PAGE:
Nathan Rausch's Sound Designs have long been a standout...

but here he has outdone himself, as the hissing of shifting sand,

the horrible bass rumble of a landslide, the endless echoes

of a cavern chamber combine to create a cave of the imagination.

   -Sun Sentinel


   Nathan Rausch's sound designs

(particularly his haunting original score) sculpt a sense of mystery.

-Sun Sentinel


  Nathan Rausch's spooky sound design and creepy

incidental music sharpen the edge on the razor.

-Sun Sentinel


   It would be hard to imagine a production in which the sound design was more integral to the total effect.

Rausch’s complex tapestry of weird sounds, sci-fi music interludes,

ominous recorded fairy tale narratives and precise sound cues topped the charts sound-wise.

-Miami Hurricane


One of the best features of this play comes from

Nathan Rausch's scrupulous sound arrangements.

The music aptly coincides with every scene

and never once seems obtrusive,

unless it is about to make us laugh.

-Sun Post


a special nod goes to sound and music designer Nathan Rausch,

who follows up his deliciously eerie score for Mad Cat Productions of Portrait

with superlative work here. From dark, driving blues to discordant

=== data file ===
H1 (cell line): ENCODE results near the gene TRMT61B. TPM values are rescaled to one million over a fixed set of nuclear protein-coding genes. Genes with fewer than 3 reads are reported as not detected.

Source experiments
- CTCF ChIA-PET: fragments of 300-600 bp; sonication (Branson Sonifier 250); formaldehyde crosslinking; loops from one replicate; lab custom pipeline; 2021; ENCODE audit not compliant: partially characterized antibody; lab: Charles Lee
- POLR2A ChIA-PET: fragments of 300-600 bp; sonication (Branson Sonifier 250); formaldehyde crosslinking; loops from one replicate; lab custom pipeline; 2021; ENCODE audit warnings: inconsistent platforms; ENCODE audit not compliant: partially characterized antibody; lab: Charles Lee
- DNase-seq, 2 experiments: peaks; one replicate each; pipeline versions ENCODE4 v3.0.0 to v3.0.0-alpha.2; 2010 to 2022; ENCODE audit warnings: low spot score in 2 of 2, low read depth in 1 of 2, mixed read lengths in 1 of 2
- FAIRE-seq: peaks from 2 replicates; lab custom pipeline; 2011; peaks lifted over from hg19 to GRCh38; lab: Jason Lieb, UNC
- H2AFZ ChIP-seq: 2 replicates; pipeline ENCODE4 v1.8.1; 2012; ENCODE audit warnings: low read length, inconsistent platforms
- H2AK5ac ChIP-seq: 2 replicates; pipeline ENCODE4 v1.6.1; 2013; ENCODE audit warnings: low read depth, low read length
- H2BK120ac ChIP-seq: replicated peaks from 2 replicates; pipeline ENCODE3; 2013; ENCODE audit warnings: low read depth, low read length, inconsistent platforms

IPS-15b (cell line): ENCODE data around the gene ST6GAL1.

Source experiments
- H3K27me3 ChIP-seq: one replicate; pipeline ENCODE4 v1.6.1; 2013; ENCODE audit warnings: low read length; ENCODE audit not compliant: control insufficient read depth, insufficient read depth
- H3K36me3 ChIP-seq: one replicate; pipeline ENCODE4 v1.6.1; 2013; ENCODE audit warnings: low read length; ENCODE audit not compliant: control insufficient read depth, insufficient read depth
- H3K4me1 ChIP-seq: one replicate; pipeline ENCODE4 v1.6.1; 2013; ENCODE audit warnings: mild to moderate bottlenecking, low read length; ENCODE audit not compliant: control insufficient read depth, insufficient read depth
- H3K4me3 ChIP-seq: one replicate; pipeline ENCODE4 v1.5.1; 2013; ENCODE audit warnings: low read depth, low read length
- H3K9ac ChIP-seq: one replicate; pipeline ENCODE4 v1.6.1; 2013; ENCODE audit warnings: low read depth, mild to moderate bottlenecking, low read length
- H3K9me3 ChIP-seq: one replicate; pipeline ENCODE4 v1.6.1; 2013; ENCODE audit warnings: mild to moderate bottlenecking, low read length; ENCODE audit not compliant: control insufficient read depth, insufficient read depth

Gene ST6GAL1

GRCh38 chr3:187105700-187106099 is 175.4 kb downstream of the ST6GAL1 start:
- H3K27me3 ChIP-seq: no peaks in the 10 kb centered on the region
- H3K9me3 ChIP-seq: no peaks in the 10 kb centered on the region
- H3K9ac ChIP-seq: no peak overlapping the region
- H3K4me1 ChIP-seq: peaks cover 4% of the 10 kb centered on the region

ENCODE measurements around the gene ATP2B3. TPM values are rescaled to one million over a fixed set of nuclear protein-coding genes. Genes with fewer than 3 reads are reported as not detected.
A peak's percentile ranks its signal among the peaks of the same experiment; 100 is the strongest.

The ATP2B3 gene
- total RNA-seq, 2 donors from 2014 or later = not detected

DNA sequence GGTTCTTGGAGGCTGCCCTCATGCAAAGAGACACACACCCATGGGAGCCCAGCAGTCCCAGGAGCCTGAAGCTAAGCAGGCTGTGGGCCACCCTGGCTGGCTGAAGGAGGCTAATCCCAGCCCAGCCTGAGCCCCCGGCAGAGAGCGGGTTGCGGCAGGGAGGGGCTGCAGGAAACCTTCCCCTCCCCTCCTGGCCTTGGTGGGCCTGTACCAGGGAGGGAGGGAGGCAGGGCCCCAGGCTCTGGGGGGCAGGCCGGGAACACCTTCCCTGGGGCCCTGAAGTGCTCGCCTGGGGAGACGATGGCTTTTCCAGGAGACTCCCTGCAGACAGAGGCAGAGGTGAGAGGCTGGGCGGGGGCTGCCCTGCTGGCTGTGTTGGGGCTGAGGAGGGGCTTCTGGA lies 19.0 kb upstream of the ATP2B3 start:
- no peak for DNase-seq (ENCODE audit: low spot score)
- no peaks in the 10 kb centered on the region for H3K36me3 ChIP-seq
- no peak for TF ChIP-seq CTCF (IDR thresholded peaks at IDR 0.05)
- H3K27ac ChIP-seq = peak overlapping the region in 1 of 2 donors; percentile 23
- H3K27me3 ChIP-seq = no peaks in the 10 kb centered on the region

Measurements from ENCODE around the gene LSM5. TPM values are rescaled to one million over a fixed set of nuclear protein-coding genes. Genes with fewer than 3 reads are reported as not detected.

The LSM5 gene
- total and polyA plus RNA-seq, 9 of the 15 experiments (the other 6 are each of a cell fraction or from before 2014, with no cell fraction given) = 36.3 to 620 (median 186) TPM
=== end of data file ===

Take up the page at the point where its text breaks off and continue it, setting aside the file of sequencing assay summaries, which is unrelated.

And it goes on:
jazzy urban riffs to the final sequence of jungle drums,

Rausch really creates an ominous New York of the ear, adding a

building sense of menace.

-Miami New Times


Lighting design is perfect as is the bridge music and sound by Nathan Rausch

-Entertainment News and Views


     Nate Rausch's sound effects and curious musical mixes keep the format from

growing stagnant

-Miami New Times


staging is graced well by inventive design contributions,

notably a moody score by Nathan Rausch and the work of Travis Neff...

Neff sculpts space with light, creating interiors that warp and change with the light cues.

This phantasmagoric sense, ably abetted by Rausch's aural architecture, is exactly right.

-Miami New Times


What was the sound of the big bang, of the creation of the earth, of the first word

spoken by the first man.

From that original moment, through man's many evolutionary steps,

to the present day and

ten years into our future, musician and sound designer Nate Rausch

takes us on a musical journey

with an array of instruments and digital soundscapes, a crash course in ethnomusicology.

Nate's musical explorations come from his own inner journeys and the outward

examinations of the universe around him,

eschewing the repetition and unhealthy

diet of popular music for a life-sustaining and world-enhancing sound art.

-John Anderson for Subtropics


The design elements -- Chris Jahn's

trailer-diner-office set, Travis Neff's lighting, Karelle Levy's costumes,

Nathan Rausch's pump-it-up sound design

-- are of a piece with the acting, directing and the play itself. Which is to say: terrific.

-The Miami Herald


Nathan Rausch's sound design is so evocative,

it's a performance in itself.

-Miami New Times

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